Last week, Autoblog sat down with Ted Klaus, chief engineer of the upcoming Acura NSX flagship, at the corporate headquarters of American Honda in Southern California. The roundtable discussion with a few other members of the media was very casual. However, since the hybrid supercar isn't due in showrooms for another couple years and most of the engineering program is still shrouded in secrecy, the bulk of our detailed questions about powertrain and performance were mildly deflected. Nevertheless, it was nice to probe the mind of the man holding the weight of the project on his shoulders – the NSX is immensely important to Honda, and it's Klaus' role to steer the program to fruition.

As revealed earlier today, the all-new second-generation NSX will be built at a new Performance Manufacturing Center located in the midst of Honda's existing R&D and production engineering operations near Marysville, Ohio. Acura expects the U.S. to be the largest market for the NSX, and the company takes great pride in its North American operation, so it was both logical and complementary that the Japanese automaker chose Ohio to be the sole world supplier for the upcoming second-generation Acura/Honda NSX. When asked about the program dates, Klaus maintained that the program was moving forward on schedule, and that its estimated arrival was set for 2015 – the original goal. Like many halo models, the made-in-USA NSX will pioneer innovative building technology for Acura and Honda alike. Klaus wouldn't discuss specific building materials, but the monocoque chassis will be assembled with several "world firsts" when it comes to construction techniques and materials. Remember, it was the first-generation NSX, introduced at the 1989 Chicago Auto Show, which debuted with lightweight aluminum body panels, titanium connecting rods and forged wheels.

We know that the next-generation NSX will feature a gasoline-electric hybrid powertrain built around a mid-mounted V6 mated to Acura's Sport Hybrid SH-AWD (Super Handling All-Wheel Drive). The three-motor hybrid system puts one motor at each of the front wheels, and a third integrated with the combustion engine, to provide instant power delivery and torque vectoring all-wheel drive. The standard transmission will be a dual-clutch automated gearbox.

When questioned if the NSX would be forced induction or naturally aspirated, Klaus was unable to discuss specifics. Someone asked if the NSX will use Acura's new P-AWS (Precision All-Wheel Steer) system, but that answer was also brushed aside, too, noting only that the upcoming model has access to all of the automaker's innovative technology. Klaus revealed that running test mules exist, but don't look for them on Nürburgring. That famed German circuit will be used later, for fine tuning, he added. The engineers have benchmarked a handful of competitors, including the Ferrari 458, McLaren MP4-12C, Audi R8 GT, Chevrolet Corvette and the Porsche 911. Even after production starts, the new NSX will be continuously refined on the track where it will compete in the ALMS GT class going head-to-head against race variants of the Corvette, SRT Viper, 911, Aston Martin Vantage, BMW Z4 and 458 Italia.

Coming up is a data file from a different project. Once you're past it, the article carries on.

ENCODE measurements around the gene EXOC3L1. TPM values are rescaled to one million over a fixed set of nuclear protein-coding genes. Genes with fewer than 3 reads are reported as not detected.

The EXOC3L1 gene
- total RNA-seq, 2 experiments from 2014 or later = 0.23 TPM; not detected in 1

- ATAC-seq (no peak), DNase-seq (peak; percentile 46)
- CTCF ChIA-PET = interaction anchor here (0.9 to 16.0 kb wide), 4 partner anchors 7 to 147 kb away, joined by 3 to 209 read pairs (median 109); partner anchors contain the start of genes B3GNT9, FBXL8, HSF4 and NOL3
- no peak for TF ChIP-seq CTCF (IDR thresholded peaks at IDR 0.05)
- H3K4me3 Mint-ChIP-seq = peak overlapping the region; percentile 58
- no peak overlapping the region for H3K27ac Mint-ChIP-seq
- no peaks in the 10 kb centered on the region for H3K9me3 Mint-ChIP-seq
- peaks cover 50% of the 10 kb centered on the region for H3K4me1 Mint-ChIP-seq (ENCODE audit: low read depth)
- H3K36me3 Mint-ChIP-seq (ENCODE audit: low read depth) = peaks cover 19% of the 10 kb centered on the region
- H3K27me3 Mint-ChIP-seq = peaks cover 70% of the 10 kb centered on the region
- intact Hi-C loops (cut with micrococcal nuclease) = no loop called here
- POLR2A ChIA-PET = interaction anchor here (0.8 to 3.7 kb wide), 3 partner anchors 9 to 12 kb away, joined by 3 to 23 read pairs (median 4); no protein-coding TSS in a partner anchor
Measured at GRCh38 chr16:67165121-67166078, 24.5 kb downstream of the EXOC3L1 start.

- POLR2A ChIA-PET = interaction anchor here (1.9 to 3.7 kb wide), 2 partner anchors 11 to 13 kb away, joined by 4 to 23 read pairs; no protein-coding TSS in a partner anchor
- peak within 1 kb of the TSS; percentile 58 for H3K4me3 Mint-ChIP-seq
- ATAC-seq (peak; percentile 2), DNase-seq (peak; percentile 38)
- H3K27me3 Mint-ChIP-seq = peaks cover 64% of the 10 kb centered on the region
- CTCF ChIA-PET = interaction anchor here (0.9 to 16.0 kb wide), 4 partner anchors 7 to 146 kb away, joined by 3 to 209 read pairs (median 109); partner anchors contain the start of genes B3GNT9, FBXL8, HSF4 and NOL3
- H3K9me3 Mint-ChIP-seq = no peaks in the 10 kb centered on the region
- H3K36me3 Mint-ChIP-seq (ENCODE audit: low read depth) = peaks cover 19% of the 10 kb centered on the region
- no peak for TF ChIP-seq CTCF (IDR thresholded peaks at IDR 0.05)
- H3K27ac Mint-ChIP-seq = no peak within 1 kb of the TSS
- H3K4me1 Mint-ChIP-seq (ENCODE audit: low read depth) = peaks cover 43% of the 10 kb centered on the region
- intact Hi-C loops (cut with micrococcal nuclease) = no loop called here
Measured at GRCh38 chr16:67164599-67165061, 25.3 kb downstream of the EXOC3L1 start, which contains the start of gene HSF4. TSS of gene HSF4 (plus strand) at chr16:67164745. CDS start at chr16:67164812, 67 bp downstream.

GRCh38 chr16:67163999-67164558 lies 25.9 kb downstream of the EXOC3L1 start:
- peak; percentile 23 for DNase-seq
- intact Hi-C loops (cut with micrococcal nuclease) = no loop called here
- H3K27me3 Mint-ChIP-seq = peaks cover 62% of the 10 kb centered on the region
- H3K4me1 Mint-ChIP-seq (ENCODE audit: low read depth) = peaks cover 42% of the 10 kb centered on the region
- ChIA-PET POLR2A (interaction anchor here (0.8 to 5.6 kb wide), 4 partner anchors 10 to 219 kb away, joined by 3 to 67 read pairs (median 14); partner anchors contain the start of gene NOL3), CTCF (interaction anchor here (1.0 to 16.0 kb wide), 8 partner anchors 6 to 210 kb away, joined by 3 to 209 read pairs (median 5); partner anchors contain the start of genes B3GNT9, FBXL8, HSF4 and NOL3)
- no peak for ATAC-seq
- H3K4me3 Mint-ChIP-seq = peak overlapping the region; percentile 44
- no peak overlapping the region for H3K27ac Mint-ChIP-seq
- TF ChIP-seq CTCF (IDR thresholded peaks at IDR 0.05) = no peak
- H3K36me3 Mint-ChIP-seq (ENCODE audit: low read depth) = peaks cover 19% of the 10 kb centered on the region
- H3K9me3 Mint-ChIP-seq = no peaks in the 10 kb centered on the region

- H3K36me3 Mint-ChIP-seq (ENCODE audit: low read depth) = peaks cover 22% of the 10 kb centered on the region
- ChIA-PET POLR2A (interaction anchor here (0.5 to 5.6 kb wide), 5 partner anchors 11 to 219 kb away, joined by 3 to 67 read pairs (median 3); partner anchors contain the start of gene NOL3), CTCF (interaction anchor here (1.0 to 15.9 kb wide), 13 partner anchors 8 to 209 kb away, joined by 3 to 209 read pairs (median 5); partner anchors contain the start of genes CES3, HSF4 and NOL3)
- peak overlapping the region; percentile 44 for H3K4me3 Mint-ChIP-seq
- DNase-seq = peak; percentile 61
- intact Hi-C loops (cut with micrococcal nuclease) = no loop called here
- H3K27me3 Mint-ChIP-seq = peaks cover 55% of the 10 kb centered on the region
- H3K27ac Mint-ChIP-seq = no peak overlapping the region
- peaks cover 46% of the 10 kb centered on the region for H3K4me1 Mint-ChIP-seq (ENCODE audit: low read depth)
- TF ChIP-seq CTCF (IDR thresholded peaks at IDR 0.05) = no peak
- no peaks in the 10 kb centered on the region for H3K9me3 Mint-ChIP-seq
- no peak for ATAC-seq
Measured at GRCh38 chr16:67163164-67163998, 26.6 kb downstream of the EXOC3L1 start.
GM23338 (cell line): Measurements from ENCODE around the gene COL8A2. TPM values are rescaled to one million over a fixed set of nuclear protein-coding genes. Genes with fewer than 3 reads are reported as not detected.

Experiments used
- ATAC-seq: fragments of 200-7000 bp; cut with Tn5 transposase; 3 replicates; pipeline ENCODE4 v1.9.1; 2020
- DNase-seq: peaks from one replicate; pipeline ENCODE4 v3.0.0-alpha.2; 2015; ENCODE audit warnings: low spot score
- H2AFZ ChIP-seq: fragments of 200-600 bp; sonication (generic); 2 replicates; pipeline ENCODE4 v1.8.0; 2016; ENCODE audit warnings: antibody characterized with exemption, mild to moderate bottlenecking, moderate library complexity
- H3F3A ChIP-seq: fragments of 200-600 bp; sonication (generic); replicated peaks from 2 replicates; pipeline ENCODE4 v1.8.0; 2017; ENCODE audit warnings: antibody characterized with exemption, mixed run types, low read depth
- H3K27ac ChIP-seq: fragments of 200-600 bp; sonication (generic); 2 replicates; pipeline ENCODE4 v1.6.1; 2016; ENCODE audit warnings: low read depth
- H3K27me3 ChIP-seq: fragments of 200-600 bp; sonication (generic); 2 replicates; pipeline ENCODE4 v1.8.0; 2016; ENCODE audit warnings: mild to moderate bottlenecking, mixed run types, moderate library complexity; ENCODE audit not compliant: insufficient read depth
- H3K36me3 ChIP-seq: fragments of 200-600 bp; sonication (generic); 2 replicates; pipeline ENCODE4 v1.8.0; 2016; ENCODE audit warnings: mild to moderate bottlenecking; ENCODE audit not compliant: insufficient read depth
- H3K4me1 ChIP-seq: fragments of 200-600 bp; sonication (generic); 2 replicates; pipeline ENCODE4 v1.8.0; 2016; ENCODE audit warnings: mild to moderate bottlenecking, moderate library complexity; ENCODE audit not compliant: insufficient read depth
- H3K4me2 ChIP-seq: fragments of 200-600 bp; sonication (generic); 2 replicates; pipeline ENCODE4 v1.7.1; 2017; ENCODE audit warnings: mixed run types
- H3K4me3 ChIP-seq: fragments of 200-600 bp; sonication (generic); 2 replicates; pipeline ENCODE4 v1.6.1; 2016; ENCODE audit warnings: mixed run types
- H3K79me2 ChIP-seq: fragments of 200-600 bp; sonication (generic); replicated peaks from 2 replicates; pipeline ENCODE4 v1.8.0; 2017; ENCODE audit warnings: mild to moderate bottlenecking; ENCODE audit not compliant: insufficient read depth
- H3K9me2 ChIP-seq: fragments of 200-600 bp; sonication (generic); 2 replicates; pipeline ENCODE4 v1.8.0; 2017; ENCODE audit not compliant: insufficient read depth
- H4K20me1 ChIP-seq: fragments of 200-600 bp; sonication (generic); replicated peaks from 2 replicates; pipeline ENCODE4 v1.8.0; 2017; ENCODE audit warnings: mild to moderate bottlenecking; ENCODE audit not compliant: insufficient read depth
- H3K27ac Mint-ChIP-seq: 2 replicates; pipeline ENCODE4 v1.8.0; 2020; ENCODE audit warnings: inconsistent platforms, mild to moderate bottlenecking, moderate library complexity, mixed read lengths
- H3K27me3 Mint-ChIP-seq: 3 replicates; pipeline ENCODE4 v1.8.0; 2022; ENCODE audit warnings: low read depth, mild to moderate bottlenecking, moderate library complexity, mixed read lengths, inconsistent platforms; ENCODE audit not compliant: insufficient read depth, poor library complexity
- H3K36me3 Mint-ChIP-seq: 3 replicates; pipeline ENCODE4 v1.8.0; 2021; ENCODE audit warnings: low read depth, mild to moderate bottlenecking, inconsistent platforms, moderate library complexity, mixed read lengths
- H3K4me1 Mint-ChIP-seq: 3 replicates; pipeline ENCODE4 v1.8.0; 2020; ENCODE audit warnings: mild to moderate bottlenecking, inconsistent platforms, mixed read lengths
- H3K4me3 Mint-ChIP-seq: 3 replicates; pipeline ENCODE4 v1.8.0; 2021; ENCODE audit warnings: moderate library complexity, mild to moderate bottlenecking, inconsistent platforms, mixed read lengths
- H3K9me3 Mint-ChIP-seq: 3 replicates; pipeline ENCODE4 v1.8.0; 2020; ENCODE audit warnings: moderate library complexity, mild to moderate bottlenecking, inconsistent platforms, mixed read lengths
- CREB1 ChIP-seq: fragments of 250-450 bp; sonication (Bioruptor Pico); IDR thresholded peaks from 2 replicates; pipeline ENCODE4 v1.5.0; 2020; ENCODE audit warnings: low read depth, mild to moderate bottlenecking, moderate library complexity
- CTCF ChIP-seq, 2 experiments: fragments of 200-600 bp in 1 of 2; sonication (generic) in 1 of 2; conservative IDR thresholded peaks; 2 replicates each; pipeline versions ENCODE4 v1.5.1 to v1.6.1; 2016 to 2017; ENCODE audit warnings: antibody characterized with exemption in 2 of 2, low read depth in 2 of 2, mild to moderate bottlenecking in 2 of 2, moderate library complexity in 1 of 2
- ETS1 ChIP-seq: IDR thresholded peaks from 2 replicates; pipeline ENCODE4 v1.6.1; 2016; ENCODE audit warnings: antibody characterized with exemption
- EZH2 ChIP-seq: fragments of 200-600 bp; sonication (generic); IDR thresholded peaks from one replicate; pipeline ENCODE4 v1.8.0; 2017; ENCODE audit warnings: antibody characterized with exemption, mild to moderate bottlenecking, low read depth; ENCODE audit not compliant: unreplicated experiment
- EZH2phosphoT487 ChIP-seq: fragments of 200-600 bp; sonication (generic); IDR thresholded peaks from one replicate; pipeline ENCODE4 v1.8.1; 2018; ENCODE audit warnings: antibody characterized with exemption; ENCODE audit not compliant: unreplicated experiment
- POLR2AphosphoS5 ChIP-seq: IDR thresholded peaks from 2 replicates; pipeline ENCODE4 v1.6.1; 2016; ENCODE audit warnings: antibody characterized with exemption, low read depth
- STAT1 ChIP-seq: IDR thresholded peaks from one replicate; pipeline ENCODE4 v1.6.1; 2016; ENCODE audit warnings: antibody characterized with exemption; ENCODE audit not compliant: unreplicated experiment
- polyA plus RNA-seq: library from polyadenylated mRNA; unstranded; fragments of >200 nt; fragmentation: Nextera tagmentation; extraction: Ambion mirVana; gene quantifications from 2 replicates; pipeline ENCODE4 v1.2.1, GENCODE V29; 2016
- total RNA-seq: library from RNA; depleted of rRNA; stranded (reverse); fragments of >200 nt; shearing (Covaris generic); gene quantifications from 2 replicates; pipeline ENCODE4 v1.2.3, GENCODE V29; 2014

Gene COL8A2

When asked about the driving attributes of the upcoming NSX, Klaus said it was a goal to use all of the positive attributes of a hybrid - efficient packaging, low center of gravity and centrally mounted power source - to ensure "the mass is kept close to the driver." The electric motors will supplement the combustion engine to provide visceral excitement. "It is all about acceleration, turning and stopping... to put a smile on the driver's face," added Klaus with a grin.

If you've shopped for an Acura recently, you'll note that they don't traditionally offer their clientele a list of stand-alone options. Instead, the automaker chooses to bundle equipment into trim levels. The new NSX should follow the same pattern, but Klaus said customers may open their wallets for bespoke upgrades and appointments. As expected, Klaus was unable to give us pricing. However, he dropped more than a few hints when he stated that the upcoming NSX will offer "the value of a Ferrari" but with amazing affordability "within the range of a Porsche 911." That's a big spread.

Lastly, we spoke about volume. Honda/Acura sold a total of 18,685 first-generation NSX models
during its eight years of production (interesting fact: the most popular color, with over 5,000 units sold, was Formula Red over Black leather), with its highest volume sold in its launch year. The automaker isn't speculating about the second-generation model, but the engineer promises "supply-minus-one verses demand." In terms of exclusivity? "The car will be rare," Klaus grinned.

It isn't easy "reincarnating a legend," Klaus admitted, but his team is determined to make the all-new NSX a flagship exotic every bit as impressive as its predecessor - a sports car still celebrated more than a decade after its production ended. "If your intentions aren't to build a halo project... stop now."